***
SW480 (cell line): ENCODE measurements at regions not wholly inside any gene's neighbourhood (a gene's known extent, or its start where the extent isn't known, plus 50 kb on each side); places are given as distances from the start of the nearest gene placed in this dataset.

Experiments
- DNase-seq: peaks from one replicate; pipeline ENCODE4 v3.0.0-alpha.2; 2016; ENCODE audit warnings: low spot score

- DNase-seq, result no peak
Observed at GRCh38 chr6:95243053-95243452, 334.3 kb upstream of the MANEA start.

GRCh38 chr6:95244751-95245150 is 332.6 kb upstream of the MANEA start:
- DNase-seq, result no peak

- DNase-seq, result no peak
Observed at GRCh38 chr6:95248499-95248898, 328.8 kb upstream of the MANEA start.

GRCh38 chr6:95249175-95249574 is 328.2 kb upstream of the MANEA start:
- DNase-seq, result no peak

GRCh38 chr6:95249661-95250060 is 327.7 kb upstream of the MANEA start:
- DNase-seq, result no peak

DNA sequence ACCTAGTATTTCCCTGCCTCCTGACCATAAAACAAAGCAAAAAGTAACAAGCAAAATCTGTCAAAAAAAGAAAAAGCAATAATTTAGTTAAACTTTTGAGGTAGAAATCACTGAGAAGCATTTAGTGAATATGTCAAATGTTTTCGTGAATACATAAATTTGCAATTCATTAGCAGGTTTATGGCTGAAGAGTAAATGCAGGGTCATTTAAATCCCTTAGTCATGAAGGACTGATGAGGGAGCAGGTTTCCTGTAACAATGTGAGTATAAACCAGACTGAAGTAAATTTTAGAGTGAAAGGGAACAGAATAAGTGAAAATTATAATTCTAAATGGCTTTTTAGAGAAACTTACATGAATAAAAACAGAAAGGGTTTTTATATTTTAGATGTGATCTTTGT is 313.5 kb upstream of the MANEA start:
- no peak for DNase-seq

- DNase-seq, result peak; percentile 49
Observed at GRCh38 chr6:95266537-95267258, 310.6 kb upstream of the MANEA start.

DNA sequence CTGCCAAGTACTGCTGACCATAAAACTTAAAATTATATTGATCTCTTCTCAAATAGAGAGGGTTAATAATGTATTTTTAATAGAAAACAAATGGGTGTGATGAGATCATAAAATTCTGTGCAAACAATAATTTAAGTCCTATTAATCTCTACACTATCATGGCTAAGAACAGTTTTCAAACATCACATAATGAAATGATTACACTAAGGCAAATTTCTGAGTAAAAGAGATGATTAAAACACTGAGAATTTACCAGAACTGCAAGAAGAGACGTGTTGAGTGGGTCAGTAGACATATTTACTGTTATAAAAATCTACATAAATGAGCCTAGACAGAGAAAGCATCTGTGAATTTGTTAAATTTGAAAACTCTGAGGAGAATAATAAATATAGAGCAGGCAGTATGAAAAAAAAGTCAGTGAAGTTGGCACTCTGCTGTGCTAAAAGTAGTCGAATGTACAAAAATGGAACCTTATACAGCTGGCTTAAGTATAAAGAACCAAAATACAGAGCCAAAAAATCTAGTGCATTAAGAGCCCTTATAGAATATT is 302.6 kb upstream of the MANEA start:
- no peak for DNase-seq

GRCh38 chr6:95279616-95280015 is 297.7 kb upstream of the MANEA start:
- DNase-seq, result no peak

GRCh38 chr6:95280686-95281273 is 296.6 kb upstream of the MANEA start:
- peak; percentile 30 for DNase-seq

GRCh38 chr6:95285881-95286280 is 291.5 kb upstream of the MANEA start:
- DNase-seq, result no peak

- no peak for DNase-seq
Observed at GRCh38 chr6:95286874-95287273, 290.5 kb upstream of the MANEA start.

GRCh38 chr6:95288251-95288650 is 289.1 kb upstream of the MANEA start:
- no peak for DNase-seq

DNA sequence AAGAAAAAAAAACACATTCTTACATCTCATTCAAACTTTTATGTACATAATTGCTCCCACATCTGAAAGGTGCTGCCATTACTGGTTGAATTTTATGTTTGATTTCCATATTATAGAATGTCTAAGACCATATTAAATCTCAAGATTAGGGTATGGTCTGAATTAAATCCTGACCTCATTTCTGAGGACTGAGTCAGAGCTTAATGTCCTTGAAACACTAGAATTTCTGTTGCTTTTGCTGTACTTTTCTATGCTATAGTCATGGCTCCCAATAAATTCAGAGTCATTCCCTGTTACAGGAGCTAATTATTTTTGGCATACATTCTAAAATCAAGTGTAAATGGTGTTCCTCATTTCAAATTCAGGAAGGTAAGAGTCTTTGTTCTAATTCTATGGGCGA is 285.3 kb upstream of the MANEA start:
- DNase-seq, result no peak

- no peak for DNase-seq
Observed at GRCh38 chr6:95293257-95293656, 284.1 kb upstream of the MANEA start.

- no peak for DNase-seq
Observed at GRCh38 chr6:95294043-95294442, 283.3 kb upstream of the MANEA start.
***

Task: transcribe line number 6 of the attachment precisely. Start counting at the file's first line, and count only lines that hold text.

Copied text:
GRCh38 chr6:95244751-95245150 is 332.6 kb upstream of the MANEA start: